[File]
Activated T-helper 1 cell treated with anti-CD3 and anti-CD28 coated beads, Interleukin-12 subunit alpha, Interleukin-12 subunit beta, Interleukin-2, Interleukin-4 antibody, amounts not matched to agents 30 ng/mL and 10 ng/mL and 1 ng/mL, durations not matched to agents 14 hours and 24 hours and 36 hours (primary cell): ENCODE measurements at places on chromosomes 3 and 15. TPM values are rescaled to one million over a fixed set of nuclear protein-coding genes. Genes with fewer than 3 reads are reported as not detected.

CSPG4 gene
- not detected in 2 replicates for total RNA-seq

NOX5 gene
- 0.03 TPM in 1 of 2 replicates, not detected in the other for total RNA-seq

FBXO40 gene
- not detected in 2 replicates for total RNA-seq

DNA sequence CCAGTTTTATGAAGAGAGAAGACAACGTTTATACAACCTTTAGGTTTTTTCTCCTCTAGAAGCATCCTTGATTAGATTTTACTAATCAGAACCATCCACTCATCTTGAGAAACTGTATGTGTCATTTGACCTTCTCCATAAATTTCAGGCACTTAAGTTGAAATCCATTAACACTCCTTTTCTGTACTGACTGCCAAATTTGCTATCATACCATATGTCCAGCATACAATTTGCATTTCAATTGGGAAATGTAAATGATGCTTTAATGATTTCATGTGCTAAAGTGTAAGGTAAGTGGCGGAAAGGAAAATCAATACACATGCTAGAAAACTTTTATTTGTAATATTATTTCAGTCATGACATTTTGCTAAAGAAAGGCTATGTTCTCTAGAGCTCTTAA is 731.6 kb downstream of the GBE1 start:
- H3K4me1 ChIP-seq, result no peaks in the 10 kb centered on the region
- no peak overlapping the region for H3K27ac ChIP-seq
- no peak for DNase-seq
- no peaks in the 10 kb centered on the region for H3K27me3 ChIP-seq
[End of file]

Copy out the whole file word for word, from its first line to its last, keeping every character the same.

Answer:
Activated T-helper 1 cell treated with anti-CD3 and anti-CD28 coated beads, Interleukin-12 subunit alpha, Interleukin-12 subunit beta, Interleukin-2, Interleukin-4 antibody, amounts not matched to agents 30 ng/mL and 10 ng/mL and 1 ng/mL, durations not matched to agents 14 hours and 24 hours and 36 hours (primary cell): ENCODE measurements at places on chromosomes 3 and 15. TPM values are rescaled to one million over a fixed set of nuclear protein-coding genes. Genes with fewer than 3 reads are reported as not detected.

CSPG4 gene
- not detected in 2 replicates for total RNA-seq

NOX5 gene
- 0.03 TPM in 1 of 2 replicates, not detected in the other for total RNA-seq

FBXO40 gene
- not detected in 2 replicates for total RNA-seq

DNA sequence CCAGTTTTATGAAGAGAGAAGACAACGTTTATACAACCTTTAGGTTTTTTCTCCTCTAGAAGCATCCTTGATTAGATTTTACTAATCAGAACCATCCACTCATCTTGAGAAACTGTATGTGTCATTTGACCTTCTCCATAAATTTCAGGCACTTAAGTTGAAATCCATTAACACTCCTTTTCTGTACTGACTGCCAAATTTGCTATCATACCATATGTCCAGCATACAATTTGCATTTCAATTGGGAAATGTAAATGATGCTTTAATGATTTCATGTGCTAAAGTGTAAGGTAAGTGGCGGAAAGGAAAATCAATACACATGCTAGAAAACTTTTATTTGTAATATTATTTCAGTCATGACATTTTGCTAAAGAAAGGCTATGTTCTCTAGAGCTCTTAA is 731.6 kb downstream of the GBE1 start:
- H3K4me1 ChIP-seq, result no peaks in the 10 kb centered on the region
- no peak overlapping the region for H3K27ac ChIP-seq
- no peak for DNase-seq
- no peaks in the 10 kb centered on the region for H3K27me3 ChIP-seq